by Rachel Smith
24 October 2018
What do you do when someone offers you work that you think you’re not really qualified for? I’ve been offered a copywriting project out of the blue and they asked for my portfolio or examples of my work and my rates. The problem is that I did that kind of work a few years ago while working in-house, and I didn’t think to keep examples. The examples that can be found online now seem dated from the point of view of SEO etc. I want to do this kind of work and have signed up for a copywriting course, but at this stage I feel somewhat out of my depth with it. On the other hand, I also feel I should just give it a go and see what happens. Should I reply:
a) Sorry, that’s not my area of expertise just yet, but I’m happy to suggest someone else.
b) To be honest, I can’t show you a portfolio in that specific field, but I’d love to do the work and see what you think, and here are lots of examples of my other writing.
c) I’d love to help you with your copywriting project. Here are my rates [having researched them before replying], but my portfolio isn’t up to date because I’ve been working in another field for the past couple of years. However, if my old boss has recommended me, please rest assured I can do the work.
I’m nervous of getting in over my head. Then again, in the past I’ve learnt a lot by plunging into something and learning by doing. Help! Adam
I understand your thought process, especially because our industry moves fast and it can feel like your old samples are so out of date they wouldn’t be of use to anyone. But the last thing you want to be doing as a freelancer is talking yourself out of new opportunities, especially ones you’ve been personally recommended for! That’s a green light that could mean an amazing new, long-term client.
We all suffer from a bit of imposter syndrome from time to time, but the most successful freelancers I see are constantly getting out of their comfort zones. Taking on stories that scare them or projects with skills they have to learn on the fly. It’s bloody nerve-wracking, but the benefits are huge: examples for your portfolio you didn’t have before, another string to your bow, more contacts and more work.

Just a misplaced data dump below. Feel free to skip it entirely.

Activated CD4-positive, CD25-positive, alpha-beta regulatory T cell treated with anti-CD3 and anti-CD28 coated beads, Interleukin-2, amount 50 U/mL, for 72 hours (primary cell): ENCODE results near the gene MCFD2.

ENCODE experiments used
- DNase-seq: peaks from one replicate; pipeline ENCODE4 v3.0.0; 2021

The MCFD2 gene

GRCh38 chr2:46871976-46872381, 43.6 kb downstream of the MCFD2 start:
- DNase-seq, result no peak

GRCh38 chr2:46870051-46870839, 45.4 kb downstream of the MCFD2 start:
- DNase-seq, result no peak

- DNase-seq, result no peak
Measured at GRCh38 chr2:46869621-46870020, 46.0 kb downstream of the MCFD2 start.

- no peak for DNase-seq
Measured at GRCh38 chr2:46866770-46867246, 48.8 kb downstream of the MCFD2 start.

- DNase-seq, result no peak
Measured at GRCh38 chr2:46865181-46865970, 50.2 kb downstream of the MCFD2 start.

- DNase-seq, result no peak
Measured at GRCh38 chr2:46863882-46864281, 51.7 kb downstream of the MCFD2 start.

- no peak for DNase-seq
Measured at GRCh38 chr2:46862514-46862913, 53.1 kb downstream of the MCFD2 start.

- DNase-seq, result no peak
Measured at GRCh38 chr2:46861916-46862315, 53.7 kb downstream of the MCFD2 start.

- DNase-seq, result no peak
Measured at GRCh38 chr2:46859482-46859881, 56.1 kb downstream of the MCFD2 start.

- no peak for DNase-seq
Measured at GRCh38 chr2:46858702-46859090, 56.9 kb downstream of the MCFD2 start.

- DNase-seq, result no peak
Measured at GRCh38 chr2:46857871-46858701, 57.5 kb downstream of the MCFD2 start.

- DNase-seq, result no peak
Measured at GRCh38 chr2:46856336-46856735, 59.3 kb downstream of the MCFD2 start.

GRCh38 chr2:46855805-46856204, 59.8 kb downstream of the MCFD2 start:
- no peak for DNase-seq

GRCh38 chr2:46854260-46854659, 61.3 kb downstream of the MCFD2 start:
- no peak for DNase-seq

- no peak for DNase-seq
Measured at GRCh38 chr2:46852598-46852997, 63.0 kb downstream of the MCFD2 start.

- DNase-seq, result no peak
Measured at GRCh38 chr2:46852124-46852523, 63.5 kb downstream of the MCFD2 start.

Upskilling with a copywriting course is great, too – we all need to do more of that and it will improve your confidence having recent study under your belt. But it shouldn’t be a reason to delay going for this copywriting project. You can obviously write well, you’ve done this kind of work before, and the bits you’re not sure of or the skills you don’t have can be easily learned and read up on.
I would definitely opt for c) and be as confident as possible in your reply, moving the focus away from what you CAN’T supply and instead highlighting what you can. I would detail your experience and why you’d be a good fit for the role, mention the similar work for Client A and Client B, and attach samples that show your range and are as similar as possible to what this potential new client is looking for. I’d also talk about any familiarity or passion you have for the subject matter and why you’d have no trouble writing for the client’s target audience.
You’ll be fine. Good luck and let us know how you go.
Listers, over to you – how often do you take on projects you don’t feel hugely confident about?